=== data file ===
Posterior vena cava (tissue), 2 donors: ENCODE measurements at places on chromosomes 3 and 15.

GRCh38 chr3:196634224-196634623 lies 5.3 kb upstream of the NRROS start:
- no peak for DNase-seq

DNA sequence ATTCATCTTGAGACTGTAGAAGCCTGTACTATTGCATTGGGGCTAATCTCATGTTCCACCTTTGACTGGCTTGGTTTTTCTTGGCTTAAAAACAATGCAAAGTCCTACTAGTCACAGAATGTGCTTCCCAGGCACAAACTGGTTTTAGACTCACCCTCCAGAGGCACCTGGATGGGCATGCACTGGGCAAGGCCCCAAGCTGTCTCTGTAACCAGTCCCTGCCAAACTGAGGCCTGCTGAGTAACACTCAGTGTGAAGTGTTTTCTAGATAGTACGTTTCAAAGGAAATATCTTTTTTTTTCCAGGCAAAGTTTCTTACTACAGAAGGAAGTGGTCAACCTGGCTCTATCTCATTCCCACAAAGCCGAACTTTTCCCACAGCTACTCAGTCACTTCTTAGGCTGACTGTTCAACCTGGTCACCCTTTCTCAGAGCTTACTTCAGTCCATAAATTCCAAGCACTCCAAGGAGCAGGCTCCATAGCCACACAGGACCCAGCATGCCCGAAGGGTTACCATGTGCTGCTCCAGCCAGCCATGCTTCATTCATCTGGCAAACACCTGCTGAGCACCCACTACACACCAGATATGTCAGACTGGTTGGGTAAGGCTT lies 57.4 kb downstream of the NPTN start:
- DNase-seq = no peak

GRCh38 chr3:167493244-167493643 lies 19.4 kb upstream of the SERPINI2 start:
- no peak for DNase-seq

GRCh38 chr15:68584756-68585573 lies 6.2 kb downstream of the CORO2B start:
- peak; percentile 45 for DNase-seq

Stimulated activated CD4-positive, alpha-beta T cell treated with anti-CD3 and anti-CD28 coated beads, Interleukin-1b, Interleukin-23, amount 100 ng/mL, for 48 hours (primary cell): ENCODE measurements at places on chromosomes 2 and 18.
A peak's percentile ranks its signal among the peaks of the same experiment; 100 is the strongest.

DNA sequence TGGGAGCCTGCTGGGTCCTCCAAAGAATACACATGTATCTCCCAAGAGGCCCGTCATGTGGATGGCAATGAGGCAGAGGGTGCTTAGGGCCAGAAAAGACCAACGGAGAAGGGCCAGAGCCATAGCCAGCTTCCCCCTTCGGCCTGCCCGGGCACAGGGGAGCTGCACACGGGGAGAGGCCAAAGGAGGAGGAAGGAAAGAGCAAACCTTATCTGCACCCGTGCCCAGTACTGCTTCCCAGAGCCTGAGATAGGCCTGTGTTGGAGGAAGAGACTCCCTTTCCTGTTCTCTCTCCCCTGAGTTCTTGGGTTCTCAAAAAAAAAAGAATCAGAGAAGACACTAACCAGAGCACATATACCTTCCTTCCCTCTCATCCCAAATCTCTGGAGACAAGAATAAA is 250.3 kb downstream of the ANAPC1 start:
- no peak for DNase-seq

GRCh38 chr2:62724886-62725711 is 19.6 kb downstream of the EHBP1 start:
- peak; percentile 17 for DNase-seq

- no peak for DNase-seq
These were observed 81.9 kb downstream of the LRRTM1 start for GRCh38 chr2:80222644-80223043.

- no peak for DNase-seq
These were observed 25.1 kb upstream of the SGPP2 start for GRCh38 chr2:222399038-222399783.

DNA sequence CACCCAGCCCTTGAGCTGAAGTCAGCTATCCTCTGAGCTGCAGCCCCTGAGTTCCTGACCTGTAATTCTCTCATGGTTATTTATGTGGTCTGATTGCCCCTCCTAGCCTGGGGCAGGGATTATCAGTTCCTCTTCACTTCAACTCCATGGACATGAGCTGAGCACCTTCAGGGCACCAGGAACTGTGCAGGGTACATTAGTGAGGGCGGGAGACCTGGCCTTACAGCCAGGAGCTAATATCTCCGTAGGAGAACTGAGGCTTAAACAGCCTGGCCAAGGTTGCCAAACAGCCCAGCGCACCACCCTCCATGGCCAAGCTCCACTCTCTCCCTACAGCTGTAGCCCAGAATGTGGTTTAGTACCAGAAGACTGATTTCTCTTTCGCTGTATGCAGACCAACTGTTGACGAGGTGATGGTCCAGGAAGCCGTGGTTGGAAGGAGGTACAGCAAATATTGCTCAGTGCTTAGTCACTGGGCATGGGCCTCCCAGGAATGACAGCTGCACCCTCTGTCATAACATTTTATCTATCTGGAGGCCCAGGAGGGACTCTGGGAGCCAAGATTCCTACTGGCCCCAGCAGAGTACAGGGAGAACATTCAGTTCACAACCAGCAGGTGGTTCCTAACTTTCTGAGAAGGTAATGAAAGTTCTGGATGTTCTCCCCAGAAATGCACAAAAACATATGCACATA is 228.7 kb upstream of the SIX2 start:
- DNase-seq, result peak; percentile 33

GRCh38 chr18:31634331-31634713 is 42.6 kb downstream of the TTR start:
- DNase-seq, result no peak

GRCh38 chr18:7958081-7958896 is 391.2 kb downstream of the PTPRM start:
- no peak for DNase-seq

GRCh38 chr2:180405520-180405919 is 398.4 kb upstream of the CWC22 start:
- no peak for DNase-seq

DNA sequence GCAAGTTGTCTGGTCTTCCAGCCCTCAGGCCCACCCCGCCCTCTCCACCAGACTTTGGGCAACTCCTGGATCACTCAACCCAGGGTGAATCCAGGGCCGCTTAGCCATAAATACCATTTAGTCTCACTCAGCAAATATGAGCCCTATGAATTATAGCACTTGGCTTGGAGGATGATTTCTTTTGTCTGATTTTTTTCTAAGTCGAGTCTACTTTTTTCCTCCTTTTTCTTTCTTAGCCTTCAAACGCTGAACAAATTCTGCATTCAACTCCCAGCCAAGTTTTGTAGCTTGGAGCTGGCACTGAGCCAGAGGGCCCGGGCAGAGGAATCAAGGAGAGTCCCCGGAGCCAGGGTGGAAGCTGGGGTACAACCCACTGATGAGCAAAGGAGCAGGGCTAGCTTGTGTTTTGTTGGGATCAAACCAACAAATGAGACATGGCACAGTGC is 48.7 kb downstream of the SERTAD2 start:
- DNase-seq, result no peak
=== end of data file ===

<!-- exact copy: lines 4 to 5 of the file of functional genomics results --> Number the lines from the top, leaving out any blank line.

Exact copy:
DNA sequence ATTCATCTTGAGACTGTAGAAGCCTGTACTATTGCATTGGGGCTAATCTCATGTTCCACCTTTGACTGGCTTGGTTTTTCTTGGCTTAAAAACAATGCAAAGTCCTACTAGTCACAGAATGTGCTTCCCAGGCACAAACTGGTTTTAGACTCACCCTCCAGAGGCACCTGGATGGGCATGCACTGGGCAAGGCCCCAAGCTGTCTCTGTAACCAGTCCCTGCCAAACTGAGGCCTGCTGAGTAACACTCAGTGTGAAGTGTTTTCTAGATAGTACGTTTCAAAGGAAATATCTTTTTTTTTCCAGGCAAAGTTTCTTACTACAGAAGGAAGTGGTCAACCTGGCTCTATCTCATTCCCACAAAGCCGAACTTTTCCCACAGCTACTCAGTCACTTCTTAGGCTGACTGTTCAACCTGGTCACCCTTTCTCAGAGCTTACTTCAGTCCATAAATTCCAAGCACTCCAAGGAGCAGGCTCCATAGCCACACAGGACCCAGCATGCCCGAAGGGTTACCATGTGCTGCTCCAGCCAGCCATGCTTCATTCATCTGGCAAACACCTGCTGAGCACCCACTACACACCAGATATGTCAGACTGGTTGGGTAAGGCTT lies 57.4 kb downstream of the NPTN start:
- DNase-seq = no peak